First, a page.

On the night of March 18-19, on the way to Sakhalin, Vladimir Putin made a stop in Khakassia. Mr Putin wanted to see how researchers were studying the snow leopard and to find out how effectively the money allocated to the related programme was being spent.
Arriving at the Khakassky Nature Reserve on a snowmobile, Vladimir Putin first reviewed a programme to study and monitor the snow leopard population in southern Siberia presented to him by the expedition's scientists. In particular, scientists explained the outcome of the first phase of the expedition, and showed a video explaining the collection of biological samples from a recently captured snow leopard named Mongol and its satellite transponder collar.
Afterwards, Mr Putin was introduced to Mongol.
The male snow leopard was caught, a few days before Mr Putin's arrival, as part of the programme to study and monitor the snow leopard population in southern Siberia, carried out by the permanent expedition of the Russian Academy of Sciences under the auspices of the Russian Geographical Society on the territory of the Sayano-Shushenskoye reserve in the Kalbak-Mes area.
Mongol is over 10 years old, and the scientists have been observing him for quite some time. However, until recently, he could only be identified with light traps, set by the reserve's staff. After Mongol's capture and during his check-up, the scientists found a scar on his neck from a poacher's noose and some inflamed wounds on his face and shoulders. With photos from the traps, the scientists deduced that the leopard had to live with a noose around his neck for about six months. But Mongol got the injuries in fights with other snow leopards during a rutting season, according to the expedition team. Having carefully studied the animal's condition, the staff of the expedition decided to treat the leopard with injections of antibiotics for a few days – before releasing him into the wild with a GLONASS transponder collar.
After Putin left Khakassia, the leopard, with the collar, was taken back to the place of his capture and released.
The snow leopard is the least studied big cat in the world. This is due to the inaccessibility of its habitat and the inherent rarity of the species.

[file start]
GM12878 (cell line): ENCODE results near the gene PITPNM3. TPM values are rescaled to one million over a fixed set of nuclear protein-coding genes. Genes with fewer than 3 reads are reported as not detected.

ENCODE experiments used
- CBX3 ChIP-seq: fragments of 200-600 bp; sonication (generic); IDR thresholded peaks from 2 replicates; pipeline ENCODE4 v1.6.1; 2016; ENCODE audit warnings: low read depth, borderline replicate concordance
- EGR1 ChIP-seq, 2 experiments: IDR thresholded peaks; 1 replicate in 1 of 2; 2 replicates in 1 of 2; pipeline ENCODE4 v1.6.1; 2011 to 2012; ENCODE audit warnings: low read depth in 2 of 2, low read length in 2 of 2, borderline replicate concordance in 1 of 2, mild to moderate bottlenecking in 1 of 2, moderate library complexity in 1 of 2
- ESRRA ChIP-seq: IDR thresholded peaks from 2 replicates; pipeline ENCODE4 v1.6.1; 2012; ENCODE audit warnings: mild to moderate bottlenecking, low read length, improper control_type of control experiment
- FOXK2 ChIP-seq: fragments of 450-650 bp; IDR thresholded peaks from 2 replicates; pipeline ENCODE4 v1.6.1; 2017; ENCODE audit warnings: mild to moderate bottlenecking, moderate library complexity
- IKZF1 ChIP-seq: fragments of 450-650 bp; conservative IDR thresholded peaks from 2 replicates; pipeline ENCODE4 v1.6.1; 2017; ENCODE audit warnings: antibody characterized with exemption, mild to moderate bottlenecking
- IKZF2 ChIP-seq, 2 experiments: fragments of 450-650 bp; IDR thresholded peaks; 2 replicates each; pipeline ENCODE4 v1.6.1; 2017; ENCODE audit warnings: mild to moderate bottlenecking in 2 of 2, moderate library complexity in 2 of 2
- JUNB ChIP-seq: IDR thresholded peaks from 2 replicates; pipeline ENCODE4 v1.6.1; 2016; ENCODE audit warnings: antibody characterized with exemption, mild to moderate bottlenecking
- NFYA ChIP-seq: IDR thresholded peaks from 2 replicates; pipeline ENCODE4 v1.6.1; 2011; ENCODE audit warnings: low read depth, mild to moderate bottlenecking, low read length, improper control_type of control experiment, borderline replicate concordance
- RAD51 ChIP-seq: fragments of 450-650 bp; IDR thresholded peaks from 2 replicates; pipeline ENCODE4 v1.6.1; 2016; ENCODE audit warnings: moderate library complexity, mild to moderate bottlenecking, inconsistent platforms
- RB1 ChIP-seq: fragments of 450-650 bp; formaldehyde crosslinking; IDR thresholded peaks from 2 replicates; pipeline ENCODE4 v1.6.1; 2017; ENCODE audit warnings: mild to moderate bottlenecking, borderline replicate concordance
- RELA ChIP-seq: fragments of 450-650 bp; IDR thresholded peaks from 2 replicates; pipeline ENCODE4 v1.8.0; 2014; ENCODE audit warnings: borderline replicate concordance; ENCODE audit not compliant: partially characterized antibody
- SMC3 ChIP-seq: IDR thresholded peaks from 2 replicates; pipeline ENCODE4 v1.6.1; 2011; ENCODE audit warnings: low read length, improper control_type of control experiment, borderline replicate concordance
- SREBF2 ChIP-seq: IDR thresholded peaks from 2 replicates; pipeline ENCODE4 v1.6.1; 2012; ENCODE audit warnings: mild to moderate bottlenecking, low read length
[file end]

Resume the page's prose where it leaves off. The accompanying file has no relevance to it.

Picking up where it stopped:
The snow leopard was listed on the IUCN Red List as "endangered" in 2000 (the highest protection category).
As chairman of the Russian Geographical Society's Council of Trustees, Vladimir Putin is actively involved in the protection of rare animals by administering the programmes on Amur tigers, polar bears and white whales. In August 2008, Vladimir Putin visited the Ussuri Reserve a hundred kilometres from Vladivostok, where he collared an Amur tiger with a satellite linked device. Then Mr Putin took part in a scientific expedition to study the grey whale, together with specialists from the Kronotsky reserve in Kamchatka. Mr Putin shot a whale with a special crossbow to analyse a piece of a grey whale's skin. In the summer of 2009 in the Khabarovsk Territory, Mr Putin attached a GLONASS satellite transponder to a white whale named Dasha. In April 2010, Mr Putin joined an expedition of scientists on a trip to Franz Josef Land to study and restore the population of polar bears in the Arctic. He tagged a bear with a transponder. In May 2010, Mr Putin released one of the two female leopards, which had been brought from Iran, from a cage into a Sochi National Park enclosure.
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Vladimir Putin’s interview with the Rossiya and Moya Planeta TV networks
Correspondent: You are making a good example by pushing five projects to conserve wildlife – polar bears, white whales, leopards, tigers and now snow leopards. The list needs to expand, right? You need to personally supervise it, I think, and then everything will move faster.
Vladimir Putin: We are still speaking with the experts on this issue. We were actually talking on the way here about what else can be done. If we talk about marine wildlife, for example, then we could work on seals. In my opinion, it would be interesting to work on freshwater seals, like we have on Lake Baikal and Lake Ladoga. We could work in that direction. Oddly enough, though, there are many of them. It makes more sense to work on the Black Sea's dolphins. Scientists want to know how they are reacting to the changing environment, including, unfortunately, the pollution of the Black Sea. Incidentally, the dolphin was also a contender to become an Olympic mascot.
Correspondent: It's a pity it didn't win.
Vladimir Putin: Yes. It's truly a symbol of the Black Sea.
Correspondent: It's good they're not being taken out of the sea, as is done in some parts of the world.
Vladimir Putin: Then, as the experts say, we could work on the Saiga antelope. Their numbers are declining dramatically – both due to poaching and wolves.
The Przewalski Horse's revitalisation could also become an interesting project. There are none left in the wild. Today, in the Orenburg Region, the military have handed over large tracts of disused land to environmental agencies. It could be used to revive the Przewalski Horse.
Correspondent: Are you following these five projects? What happens to these animals? Do you know?
Vladimir Putin: Yes, of course.
Correspondent: What's in store for them? Just more collars and traps?
Vladimir Putin: No, there will be more research. This is the kind of research that helps to protect wildlife. I just mentioned dolphins, and it wasn't an accident. It has to do with what is happening to the Black Sea's ecology. It's not immaterial. This isn't to be taken lightly.